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      Repetitive Saliva Swallowing Test Predicts COPD Exacerbation

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          Predicting phenotypes at risk of chronic obstructive pulmonary disease (COPD) exacerbation is extremely important. Dysphagia is becoming recognized as one of these phenotypes. A convenient method of screening for dysphagia and COPD exacerbation risk is desired. The repetitive saliva swallowing test (RSST) is one of the least invasive dysphagia screening methods. We previously reported the possible relation between the RSST result and COPD exacerbation in a retrospective study. Based on this, we performed a prospective study to evaluate the efficacy of RSST as a predictor of COPD exacerbation and to determine its optimal cut-off value for COPD.


          Seventy patients with COPD were recruited. Patients underwent the following dysphagia screening tests: the 10-item Eating Assessment Tool, Frequency Scale for the Symptoms of Gastroesophageal Reflux Disease, RSST, water swallowing test, and simple swallow provocation test. After one year, they were classified into two groups according to the presence of COPD exacerbation during the follow-up period.


          Twenty-seven patients had one or more exacerbations in the past year. During the follow-up period, 28 patients had one or more exacerbations (E group), and 42 had none (non-E group). There were no significant differences between the groups except for the presence of past exacerbations and the results of the RSST, when the cut-off value was set at 2, 3, 4, or 5 swallows. The number of swallows in the RSST was significantly lower in the E group than in the Non-E group. A cut-off value of 5 was the most effective. The time to first exacerbation was significantly longer in those with an RSST value of >5. The RSST was more reliable for differentiating the E group and non-E group than the presence of exacerbation in the past year (hazard ratios: 13.78 and 2.70, respectively).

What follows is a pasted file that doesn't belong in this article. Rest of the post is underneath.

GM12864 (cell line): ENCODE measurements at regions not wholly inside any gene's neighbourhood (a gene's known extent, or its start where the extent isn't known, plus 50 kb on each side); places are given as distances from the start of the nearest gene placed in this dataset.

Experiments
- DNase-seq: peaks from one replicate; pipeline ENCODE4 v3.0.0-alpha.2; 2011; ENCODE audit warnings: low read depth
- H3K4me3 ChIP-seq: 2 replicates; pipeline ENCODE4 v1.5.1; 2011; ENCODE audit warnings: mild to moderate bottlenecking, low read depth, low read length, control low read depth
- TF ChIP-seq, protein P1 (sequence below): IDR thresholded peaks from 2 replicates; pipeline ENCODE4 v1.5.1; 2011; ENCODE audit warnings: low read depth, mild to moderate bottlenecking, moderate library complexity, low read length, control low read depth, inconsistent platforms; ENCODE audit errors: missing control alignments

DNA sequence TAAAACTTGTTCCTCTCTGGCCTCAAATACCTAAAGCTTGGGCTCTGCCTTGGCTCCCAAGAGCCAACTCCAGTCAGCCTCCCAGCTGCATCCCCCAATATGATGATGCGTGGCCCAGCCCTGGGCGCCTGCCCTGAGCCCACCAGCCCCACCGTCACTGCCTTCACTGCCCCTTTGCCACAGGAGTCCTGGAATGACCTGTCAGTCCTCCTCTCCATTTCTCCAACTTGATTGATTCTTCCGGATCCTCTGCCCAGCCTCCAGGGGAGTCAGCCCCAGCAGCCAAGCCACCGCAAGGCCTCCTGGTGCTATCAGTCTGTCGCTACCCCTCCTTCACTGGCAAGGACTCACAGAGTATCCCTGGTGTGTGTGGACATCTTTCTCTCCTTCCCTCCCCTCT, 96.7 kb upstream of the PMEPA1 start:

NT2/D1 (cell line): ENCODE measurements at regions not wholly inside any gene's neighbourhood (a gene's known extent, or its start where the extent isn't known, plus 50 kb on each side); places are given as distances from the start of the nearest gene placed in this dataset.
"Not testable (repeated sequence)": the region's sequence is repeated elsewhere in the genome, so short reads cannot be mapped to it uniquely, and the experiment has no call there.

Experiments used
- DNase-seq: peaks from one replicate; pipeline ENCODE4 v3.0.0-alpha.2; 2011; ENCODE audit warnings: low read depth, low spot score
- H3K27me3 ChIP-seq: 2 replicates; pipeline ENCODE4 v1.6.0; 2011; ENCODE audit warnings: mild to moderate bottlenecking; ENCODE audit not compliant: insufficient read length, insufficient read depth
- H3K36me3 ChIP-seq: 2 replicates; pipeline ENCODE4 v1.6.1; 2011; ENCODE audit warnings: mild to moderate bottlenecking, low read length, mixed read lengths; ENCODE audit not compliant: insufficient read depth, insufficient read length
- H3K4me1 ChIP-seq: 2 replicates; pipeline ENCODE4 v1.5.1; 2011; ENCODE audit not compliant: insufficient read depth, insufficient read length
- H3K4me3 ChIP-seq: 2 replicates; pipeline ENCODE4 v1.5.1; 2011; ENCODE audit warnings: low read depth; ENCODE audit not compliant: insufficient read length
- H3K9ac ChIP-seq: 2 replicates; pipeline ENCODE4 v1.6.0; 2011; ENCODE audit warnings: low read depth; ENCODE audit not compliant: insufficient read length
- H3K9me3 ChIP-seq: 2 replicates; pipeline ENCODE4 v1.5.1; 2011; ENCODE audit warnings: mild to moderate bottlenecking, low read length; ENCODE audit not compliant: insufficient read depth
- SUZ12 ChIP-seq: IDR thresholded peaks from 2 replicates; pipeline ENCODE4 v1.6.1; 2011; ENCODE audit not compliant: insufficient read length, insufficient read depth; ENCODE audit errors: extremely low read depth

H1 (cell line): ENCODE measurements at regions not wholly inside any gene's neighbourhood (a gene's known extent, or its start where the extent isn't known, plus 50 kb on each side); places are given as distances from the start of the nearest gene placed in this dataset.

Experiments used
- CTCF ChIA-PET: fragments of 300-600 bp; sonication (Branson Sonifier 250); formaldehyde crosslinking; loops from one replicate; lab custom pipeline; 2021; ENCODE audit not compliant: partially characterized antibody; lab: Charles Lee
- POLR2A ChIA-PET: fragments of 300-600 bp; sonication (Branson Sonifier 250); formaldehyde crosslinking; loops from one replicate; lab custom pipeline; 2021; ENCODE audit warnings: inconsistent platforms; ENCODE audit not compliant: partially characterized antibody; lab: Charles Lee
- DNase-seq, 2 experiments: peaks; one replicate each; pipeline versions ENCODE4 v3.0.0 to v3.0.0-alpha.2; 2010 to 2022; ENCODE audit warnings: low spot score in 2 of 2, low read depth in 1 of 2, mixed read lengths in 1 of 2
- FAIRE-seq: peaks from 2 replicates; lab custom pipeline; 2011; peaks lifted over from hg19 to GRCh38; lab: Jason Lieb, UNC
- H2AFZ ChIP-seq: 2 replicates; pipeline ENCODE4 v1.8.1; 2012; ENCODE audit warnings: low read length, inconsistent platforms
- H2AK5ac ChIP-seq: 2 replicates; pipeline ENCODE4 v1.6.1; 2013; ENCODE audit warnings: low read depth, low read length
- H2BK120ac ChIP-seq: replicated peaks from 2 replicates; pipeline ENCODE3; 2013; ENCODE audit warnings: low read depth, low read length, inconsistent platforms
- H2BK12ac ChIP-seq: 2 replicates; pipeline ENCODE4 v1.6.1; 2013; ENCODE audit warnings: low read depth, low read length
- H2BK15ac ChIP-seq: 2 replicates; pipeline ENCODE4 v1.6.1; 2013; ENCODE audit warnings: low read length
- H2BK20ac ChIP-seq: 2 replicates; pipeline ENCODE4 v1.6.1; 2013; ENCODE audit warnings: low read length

An RSST cut-off value of 5 may be a strong predictor of COPD exacerbation.

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          Most cited references 13

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          Development and evaluation of FSSG: frequency scale for the symptoms of GERD.

          The aim of this study was to produce a simplified questionnaire for evaluation of the symptoms of gastroesophageal reflux disease (GERD). A total of 124 patients with an endoscopic diagnosis of GERD completed a 50-part questionnaire, requiring only "yes" or "no" answers, that covered various symptoms related to the upper gastrointestinal tract, as well as psychosomatic symptoms. The 12 questions to which patients most often answered "yes" were selected, and were assigned scores (never = 0; occasionally = 1; sometimes = 2; often = 3; and always = 4) to produce a frequency scale for symptoms of GERD (FSSG). Sensitivity, specificity, and accuracy of the FSSG questionnaire were evaluated in another group of patients with GERD and non-GERD. The usefulness of this questionnaire was evaluated in 26 other GERD patients who were treated with proton pump inhibitors for 8 weeks. When the cutoff score was set at 8 points, the FSSG showed a sensitivity of 62%, a specificity of 59%, and an accuracy of 60%, whereas a cutoff score of 10 points altered these values to 55%, 69%, and 63%. The score obtained using the questionnaire correlated well with the extent of endoscopic improvement in patients with mild or severe GERD. This new questionnaire is useful for the objective evaluation of symptoms in GERD patients.
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            The Repetitive Saliva Swallowing Test (RSST) as a Screening Test of Functional Dysphagia. (2). Validity of RSST.

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              The Repetitive Saliva Swallowing Test (RSST) as a Screening Test of Functional Dysphagia. (1). Normal Values of RSST.


                Author and article information

                Int J Chron Obstruct Pulmon Dis
                Int J Chron Obstruct Pulmon Dis
                International Journal of Chronic Obstructive Pulmonary Disease
                04 December 2019
                : 14
                : 2777-2785
                [1 ]Department of Respiratory Medicine, Iizuka Hospital , Fukuoka 820-8505, Japan
                [2 ]Department of Respiratory Medicine, Juntendo University Graduate School of Medicine , Tokyo 113-8431, Japan
                Author notes
                Correspondence: Yuki Yoshimatsu Department of Respiratory Medicine, Iizuka Hospital , 3-83 Yoshio Iizuka, Fukuoka820-8505, JapanTel +81 948 22 3800Fax +81 948 29 5744 Email
                © 2019 Yoshimatsu et al.

                This work is published and licensed by Dove Medical Press Limited. The full terms of this license are available at and incorporate the Creative Commons Attribution – Non Commercial (unported, v3.0) License ( By accessing the work you hereby accept the Terms. Non-commercial uses of the work are permitted without any further permission from Dove Medical Press Limited, provided the work is properly attributed. For permission for commercial use of this work, please see paragraphs 4.2 and 5 of our Terms (

                Page count
                Figures: 4, Tables: 3, References: 21, Pages: 9
                Original Research

                Respiratory medicine

                dysphagia, screening, aspiration, phenotype, risk


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